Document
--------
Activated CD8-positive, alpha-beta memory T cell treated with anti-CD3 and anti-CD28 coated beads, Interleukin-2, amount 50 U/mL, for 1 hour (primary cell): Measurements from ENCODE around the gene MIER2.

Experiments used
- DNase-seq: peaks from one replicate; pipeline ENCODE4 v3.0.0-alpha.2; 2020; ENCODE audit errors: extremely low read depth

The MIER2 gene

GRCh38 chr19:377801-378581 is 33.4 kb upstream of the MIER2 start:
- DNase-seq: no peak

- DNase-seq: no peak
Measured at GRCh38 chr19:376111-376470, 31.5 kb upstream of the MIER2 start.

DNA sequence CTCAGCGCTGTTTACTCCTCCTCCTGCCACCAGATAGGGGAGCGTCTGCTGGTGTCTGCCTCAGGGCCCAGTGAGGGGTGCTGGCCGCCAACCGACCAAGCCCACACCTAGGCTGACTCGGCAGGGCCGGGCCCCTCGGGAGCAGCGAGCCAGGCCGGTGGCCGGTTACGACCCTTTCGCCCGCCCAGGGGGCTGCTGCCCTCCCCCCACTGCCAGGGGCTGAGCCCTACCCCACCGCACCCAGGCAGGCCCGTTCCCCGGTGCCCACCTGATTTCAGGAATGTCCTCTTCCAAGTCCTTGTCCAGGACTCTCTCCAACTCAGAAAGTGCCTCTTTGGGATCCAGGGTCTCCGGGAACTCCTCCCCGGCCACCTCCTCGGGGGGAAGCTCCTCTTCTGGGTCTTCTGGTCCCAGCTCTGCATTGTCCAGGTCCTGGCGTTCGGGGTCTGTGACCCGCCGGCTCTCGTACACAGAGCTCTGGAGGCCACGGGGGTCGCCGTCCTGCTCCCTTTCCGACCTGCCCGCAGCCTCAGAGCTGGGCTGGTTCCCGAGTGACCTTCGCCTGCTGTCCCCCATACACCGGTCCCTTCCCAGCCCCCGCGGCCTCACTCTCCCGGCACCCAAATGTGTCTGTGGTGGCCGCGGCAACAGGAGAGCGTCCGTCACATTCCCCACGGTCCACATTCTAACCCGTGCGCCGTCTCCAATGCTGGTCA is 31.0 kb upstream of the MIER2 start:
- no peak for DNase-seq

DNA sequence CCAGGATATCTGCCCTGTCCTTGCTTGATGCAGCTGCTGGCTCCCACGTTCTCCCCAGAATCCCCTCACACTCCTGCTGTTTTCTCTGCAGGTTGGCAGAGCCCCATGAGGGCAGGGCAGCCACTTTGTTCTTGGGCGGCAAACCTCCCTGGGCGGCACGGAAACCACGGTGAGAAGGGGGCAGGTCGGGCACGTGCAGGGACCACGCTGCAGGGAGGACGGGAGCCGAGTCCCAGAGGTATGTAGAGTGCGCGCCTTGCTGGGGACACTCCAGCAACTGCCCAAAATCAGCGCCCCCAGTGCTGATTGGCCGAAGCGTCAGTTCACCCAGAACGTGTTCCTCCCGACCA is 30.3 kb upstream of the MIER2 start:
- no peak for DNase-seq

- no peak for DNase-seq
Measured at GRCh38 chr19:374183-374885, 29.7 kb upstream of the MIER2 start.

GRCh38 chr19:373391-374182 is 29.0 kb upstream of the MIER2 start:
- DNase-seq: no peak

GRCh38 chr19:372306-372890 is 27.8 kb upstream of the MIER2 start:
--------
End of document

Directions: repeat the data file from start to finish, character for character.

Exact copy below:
Activated CD8-positive, alpha-beta memory T cell treated with anti-CD3 and anti-CD28 coated beads, Interleukin-2, amount 50 U/mL, for 1 hour (primary cell): Measurements from ENCODE around the gene MIER2.

Experiments used
- DNase-seq: peaks from one replicate; pipeline ENCODE4 v3.0.0-alpha.2; 2020; ENCODE audit errors: extremely low read depth

The MIER2 gene

GRCh38 chr19:377801-378581 is 33.4 kb upstream of the MIER2 start:
- DNase-seq: no peak

- DNase-seq: no peak
Measured at GRCh38 chr19:376111-376470, 31.5 kb upstream of the MIER2 start.

DNA sequence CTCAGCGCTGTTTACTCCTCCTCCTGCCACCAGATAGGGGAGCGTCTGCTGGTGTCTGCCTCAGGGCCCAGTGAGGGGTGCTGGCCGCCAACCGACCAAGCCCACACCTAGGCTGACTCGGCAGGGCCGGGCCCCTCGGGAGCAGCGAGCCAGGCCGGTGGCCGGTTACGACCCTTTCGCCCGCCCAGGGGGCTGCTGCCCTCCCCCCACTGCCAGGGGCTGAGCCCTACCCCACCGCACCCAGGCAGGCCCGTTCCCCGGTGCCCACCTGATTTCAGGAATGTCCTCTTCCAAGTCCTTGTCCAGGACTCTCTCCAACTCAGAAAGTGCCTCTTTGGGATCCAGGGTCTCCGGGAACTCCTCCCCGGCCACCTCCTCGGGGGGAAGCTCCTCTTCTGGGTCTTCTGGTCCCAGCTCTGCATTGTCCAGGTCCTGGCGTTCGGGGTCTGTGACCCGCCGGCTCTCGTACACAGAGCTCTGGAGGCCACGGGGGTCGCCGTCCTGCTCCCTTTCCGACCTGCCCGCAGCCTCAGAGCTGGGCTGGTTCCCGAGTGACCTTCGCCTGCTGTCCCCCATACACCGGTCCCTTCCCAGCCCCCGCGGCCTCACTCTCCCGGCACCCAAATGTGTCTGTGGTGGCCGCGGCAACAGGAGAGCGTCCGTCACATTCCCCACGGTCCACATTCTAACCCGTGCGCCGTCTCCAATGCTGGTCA is 31.0 kb upstream of the MIER2 start:
- no peak for DNase-seq

DNA sequence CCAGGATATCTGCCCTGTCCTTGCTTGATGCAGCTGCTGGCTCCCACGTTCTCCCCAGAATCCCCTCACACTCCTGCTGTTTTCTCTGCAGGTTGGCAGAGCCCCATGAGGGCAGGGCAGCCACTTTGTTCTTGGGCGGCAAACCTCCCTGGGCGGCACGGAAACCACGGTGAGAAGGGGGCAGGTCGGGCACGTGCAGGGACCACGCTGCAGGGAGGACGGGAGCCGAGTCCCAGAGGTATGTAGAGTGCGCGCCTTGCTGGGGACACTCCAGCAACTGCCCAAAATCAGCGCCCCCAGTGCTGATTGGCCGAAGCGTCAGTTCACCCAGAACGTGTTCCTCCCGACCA is 30.3 kb upstream of the MIER2 start:
- no peak for DNase-seq

- no peak for DNase-seq
Measured at GRCh38 chr19:374183-374885, 29.7 kb upstream of the MIER2 start.

GRCh38 chr19:373391-374182 is 29.0 kb upstream of the MIER2 start:
- DNase-seq: no peak

GRCh38 chr19:372306-372890 is 27.8 kb upstream of the MIER2 start: